A more agile organization, with fluid teams and looser hierarchies, can lower costs and create greater responsiveness to today’s vastly different markets—ranging from megaprojects to less asset-heavy unconventional shale-oil and renewable-asset plays. Technologies such as networked sensors that generate and share data can help optimize production processes, while digitally enabled automation of routine manual activity can reduce human risk and spur productivity. Critically, the structures built to manage scarce talent and large-scale megaprojects will need to be fundamentally redesigned. We see two models arising: for lower-risk assets such as tight oil, a very lean corporate center with highly autonomous asset teams will suffice, while higher-risk, more capital-intensive assets will need a comparatively stronger center with deeper functional and risk-management capabilities.

For additional insights, see “The oil and gas organization of the future.”

About the author(s)

Christopher Handscomb is a partner in McKinsey’s London office, Scott Sharabura is an associate partner in the Calgary office, and Jannik Woxholth is a consultant in the Oslo office.

Meet the First Generation of Nigerian Deepwater Oil Engineers

The deepwater Bonga oil field offshore Nigeria is opening up a unique opportunity to train Nigeria’s first generation of deepwater oil engineers.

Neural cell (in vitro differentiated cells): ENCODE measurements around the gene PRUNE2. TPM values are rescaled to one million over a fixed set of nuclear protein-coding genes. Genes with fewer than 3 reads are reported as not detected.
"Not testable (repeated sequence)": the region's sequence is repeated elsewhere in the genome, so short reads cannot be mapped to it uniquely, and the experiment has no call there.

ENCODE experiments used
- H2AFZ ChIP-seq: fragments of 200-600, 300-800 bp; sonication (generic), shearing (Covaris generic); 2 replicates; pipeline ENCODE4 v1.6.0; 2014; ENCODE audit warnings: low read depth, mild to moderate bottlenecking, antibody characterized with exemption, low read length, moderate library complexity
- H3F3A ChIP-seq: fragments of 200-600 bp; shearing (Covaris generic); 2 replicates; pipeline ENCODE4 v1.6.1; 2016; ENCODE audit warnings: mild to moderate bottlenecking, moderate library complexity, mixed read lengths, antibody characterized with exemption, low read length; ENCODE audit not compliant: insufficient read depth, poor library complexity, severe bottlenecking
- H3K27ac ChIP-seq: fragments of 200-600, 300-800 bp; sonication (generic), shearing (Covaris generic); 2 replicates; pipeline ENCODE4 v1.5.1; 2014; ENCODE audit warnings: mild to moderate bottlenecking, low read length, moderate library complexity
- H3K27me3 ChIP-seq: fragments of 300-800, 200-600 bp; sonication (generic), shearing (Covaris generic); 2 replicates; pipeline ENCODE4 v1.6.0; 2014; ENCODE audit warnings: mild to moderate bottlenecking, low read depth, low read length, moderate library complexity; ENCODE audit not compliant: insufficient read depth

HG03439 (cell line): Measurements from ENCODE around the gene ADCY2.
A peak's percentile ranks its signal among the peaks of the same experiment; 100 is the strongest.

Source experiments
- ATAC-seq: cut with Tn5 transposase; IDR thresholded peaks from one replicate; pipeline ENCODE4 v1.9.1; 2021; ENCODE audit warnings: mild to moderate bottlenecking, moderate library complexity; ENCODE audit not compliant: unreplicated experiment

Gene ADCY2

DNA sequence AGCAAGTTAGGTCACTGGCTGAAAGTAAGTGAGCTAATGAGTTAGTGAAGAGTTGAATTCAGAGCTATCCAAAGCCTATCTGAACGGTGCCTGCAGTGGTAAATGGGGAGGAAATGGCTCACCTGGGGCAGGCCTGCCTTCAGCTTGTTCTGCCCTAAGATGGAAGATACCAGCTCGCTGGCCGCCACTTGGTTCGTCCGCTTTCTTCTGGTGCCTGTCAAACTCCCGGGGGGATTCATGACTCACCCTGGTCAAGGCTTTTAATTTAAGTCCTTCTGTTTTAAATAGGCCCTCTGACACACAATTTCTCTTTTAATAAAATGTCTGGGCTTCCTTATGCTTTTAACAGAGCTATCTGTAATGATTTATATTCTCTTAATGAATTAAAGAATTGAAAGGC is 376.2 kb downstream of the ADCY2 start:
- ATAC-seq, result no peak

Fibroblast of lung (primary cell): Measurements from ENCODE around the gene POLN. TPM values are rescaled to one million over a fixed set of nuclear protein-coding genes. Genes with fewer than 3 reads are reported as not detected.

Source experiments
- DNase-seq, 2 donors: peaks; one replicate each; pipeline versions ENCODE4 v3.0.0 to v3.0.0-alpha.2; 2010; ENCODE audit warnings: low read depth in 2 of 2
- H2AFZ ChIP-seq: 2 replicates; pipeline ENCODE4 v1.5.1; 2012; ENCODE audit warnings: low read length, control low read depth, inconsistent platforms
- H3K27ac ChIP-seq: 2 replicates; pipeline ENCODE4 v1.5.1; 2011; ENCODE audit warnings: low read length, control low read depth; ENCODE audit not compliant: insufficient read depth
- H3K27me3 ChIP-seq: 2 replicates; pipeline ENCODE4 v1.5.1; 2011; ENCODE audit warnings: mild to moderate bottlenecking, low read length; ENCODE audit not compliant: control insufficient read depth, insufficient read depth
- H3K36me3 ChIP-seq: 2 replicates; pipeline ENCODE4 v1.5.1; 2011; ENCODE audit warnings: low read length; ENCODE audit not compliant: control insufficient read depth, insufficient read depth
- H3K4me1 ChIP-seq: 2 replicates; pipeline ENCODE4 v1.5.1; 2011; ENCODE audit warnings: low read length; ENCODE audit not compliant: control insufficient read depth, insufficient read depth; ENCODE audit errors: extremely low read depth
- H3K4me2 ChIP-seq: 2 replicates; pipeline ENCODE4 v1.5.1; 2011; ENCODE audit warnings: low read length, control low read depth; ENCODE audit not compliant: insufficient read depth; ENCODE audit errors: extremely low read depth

One of the skilled Nigerian workers that keeps this complex offshore development running is Dare Famuyide, shift supervisor for Shell Nigeria Exploration Production Company (SNEPCo). When the Bonga field first came online, it was a novel project, Famuyide said.  “We were possibly the first deepwater offshore asset in the Gulf of Guinea.”

Shell’s deepwater Bonga production facility uses one of the world’s largest floating, production, storage and offloading (FPSO) vessels in more than 1,000 meters of water offshore Nigeria. It is 300 meters long and as tall as 12-story building with a deck that spans an area the size of three football fields.

In addition to being a significant revenue earner for the Nigerian economy, the Bonga field has also contributed immensely in developing the deepwater skills of the local workforce, while aiding in the Nigerian government’s aspirations to build truly Nigerian companies that can stand on their own.

Today, 95 percent of Bonga’s core offshore staff is Nigerian.

That workforce also include Prince Nwocha, the first engineer in his family and operations supervisor for SNEPCo at Bonga. Nwocha spends nearly six months of the year deployed at the FPSO, a profession that helps him support his family and also opens up opportunities for his son.

“My son, Justin, likes computation, mathematics, playing with things. And I can see that engineering streak coming out in him,” Nwocha said.

To learn more about the Bonga field, view the video above.